It is better to trust in the LORD than to put confidence in man. Psalms 118:8
What makes you happy? Spending an evening with a close friend? Dancing? A nice craft beer? Going shopping? Winning a game of volleyball? Watching a favorite TV show? Cooking a delicious meal?
Great! These are wonderful aspects of life, and they are worth enjoying. Still it is important to recognize that because these things make you happy, not having them means you’re not as happy. Happiness is always dependent on the outside world, and the outside world is always out of your control. Therefore happiness is always somewhat outside of your control.
Sure you can influence the outside world. You can generally create a life you want, you can build habits of happiness, but you can never control everything. You can never predict accidents and upsets, and therefore you can never count on happiness.
What are you to do? Live a life ruled by the vicissitudes of fate? Mitigate the ups and downs of fortune with insurance policies? Diversify the outer conditions that make you feel okay? These are fine solutions; but they don’t address the root of the problem: You depend on something outside of yourself to make you feel a certain way. You never know what this outside thing will do, so no matter how much you work on outside conditions, you’ll never have lasting happiness.
No, instead you learn to find something deeper than happiness, something inside of you, something completely unaffected by the outside world. You learn to embrace the ups and downs, the happiness and unhappiness, like the thrill of riding a roller coaster. You find joy—what some call equanimity, or peace, or even okayness—in the process of living. You allow yourself to experience both positive and negative emotions, embracing both, knowing neither one will last. You don’t identify with what you’re feeling. You’re not a happy person, or a depressed person, or an angry person. You are a person who happens to be experiencing happiness in one moment, depression in another, and anger in another. These emotions say nothing about who you are.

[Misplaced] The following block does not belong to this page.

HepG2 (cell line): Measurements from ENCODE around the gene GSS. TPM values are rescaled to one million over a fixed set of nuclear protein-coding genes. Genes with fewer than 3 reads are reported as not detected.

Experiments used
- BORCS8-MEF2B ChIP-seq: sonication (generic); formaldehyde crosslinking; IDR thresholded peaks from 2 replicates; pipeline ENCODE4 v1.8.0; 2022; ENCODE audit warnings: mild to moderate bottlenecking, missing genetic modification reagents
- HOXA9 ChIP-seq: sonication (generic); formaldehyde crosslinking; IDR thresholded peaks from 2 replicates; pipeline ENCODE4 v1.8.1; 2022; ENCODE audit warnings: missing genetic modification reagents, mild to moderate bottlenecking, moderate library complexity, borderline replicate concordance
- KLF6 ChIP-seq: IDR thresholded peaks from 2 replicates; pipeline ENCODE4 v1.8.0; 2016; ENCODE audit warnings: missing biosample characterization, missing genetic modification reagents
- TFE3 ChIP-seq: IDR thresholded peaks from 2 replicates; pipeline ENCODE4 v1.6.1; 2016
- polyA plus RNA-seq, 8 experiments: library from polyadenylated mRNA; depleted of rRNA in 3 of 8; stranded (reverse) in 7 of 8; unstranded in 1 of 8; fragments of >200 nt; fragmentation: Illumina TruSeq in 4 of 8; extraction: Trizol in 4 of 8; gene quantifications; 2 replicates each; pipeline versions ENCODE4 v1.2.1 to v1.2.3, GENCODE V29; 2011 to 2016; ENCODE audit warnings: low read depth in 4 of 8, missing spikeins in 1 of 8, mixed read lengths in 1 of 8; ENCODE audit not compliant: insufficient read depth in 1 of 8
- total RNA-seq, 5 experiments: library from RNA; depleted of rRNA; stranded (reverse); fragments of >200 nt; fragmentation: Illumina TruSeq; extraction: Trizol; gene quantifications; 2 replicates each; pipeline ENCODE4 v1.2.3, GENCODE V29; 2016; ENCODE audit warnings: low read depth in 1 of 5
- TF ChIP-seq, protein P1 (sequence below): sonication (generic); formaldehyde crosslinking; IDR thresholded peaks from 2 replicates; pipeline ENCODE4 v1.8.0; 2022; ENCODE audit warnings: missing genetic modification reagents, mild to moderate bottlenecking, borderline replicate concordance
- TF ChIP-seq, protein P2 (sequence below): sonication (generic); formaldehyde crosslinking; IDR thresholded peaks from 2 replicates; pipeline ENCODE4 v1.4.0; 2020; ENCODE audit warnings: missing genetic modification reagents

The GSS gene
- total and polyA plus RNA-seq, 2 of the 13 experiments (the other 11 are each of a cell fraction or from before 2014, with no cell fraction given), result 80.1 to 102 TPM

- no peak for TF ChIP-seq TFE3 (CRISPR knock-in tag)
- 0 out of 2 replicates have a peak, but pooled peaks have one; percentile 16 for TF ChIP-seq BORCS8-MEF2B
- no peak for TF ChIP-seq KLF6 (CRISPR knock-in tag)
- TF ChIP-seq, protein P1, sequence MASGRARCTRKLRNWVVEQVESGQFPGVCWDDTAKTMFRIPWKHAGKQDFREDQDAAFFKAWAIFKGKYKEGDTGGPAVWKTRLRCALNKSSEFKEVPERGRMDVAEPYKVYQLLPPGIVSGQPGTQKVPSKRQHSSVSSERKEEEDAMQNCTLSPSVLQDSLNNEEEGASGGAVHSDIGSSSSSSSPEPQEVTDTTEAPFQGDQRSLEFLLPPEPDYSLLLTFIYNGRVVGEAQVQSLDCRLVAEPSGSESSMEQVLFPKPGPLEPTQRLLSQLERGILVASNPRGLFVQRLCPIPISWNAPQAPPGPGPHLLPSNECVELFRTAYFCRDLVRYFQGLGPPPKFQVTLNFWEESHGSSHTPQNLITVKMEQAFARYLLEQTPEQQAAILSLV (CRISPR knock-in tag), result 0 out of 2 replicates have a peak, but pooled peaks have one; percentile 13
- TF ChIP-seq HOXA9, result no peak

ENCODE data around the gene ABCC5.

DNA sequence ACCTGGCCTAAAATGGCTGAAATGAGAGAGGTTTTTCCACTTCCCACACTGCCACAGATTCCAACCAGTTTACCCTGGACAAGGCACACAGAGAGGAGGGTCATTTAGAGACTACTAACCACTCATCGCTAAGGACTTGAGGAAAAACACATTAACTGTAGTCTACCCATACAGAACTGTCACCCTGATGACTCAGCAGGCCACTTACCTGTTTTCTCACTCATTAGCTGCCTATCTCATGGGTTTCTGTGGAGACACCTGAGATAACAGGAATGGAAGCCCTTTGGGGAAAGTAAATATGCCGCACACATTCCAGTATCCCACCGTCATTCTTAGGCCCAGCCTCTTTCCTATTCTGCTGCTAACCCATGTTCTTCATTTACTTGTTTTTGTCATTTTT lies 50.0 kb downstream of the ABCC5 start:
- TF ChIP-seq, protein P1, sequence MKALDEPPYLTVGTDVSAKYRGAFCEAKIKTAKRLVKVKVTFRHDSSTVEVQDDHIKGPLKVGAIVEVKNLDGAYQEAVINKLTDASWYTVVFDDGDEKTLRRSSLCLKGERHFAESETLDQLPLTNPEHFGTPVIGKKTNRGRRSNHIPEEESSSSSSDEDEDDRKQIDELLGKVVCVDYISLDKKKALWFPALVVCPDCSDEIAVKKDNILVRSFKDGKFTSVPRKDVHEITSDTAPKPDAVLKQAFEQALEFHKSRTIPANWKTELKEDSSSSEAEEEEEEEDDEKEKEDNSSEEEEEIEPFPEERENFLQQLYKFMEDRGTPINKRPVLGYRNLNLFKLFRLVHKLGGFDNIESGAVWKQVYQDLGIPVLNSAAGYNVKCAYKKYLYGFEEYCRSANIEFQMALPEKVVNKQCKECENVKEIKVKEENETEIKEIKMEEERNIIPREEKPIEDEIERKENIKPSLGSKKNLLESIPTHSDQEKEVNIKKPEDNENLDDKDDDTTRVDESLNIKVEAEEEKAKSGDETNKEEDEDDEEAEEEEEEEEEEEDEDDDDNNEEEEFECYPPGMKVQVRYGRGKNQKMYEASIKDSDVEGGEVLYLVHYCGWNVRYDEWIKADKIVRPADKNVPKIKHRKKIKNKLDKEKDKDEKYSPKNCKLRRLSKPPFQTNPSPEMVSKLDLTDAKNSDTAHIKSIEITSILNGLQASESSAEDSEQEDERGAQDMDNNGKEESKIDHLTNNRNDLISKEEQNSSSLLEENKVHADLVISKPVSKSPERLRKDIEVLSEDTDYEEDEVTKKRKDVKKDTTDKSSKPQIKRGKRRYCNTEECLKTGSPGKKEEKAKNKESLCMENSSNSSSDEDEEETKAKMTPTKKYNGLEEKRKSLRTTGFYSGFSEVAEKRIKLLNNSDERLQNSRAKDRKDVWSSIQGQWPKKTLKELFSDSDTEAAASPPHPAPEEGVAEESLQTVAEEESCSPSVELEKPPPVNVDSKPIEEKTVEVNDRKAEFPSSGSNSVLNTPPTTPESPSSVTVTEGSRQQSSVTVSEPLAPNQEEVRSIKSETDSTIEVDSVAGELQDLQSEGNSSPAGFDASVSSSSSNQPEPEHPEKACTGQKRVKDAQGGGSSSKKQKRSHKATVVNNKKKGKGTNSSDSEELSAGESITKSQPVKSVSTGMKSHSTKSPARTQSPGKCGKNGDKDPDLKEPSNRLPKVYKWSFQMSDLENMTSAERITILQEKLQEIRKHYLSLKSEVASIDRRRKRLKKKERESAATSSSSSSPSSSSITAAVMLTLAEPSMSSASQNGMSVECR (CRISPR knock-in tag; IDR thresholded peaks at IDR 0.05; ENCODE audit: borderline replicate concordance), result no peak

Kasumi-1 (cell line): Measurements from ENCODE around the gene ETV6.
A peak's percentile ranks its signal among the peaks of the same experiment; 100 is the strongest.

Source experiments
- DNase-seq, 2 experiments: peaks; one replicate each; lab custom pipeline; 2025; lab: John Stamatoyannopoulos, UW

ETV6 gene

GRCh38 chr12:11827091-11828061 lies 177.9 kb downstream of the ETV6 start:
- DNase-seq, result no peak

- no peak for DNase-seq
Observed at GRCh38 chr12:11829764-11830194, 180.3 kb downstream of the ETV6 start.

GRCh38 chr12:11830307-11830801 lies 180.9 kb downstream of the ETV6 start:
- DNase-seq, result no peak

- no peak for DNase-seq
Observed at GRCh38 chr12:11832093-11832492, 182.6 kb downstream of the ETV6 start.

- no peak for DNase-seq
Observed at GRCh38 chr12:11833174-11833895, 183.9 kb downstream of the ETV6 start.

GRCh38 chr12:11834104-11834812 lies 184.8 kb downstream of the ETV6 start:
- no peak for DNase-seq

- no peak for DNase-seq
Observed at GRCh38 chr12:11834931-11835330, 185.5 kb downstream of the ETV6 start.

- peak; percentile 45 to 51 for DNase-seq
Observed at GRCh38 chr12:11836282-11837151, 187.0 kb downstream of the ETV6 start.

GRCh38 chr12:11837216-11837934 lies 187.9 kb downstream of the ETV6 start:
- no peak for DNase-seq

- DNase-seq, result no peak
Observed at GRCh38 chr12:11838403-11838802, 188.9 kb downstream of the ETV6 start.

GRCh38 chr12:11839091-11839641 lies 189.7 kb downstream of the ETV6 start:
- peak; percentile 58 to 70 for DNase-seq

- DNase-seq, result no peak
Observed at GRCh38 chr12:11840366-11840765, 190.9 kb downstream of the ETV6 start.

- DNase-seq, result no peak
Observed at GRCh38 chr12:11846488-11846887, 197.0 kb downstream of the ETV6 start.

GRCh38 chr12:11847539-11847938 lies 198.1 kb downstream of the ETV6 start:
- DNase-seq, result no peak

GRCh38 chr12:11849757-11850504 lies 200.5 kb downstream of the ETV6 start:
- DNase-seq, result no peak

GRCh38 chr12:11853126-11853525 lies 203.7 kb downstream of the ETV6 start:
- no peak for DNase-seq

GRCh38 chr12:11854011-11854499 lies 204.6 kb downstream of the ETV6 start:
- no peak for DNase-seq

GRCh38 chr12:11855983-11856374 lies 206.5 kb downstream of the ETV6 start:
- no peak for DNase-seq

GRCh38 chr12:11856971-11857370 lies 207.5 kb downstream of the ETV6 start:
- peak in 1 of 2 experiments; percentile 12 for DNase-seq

Who then, are you? Who is the person whose peace is so all-encompassing that no outside conditions can affect it? This is where religion comes in. Different religions have different names for the part of you that is untouched by outside conditions, but I believe they all point to the same thing. More importantly, they all offer practices to help you reach an awareness of this part of yourself. Whether your aim is the realization of enlightenment, recognizing the universal and all-forgiving love of God, or the witnessing the present moment, religious practices help you build habits of getting in touch with the part of you that is beyond happiness and unhappiness.
Do things that make you happy. Enjoy life. Invite friends over for an evening of dancing, craft beer, and a delicious meal. The excitement you feel is temporary, fleeting, but this knowledge lets you enjoy it even more. Every moment you remember that the things humans created outside of ourselves won’t give you lasting joy gets you closer to the things inside of ourselves that will.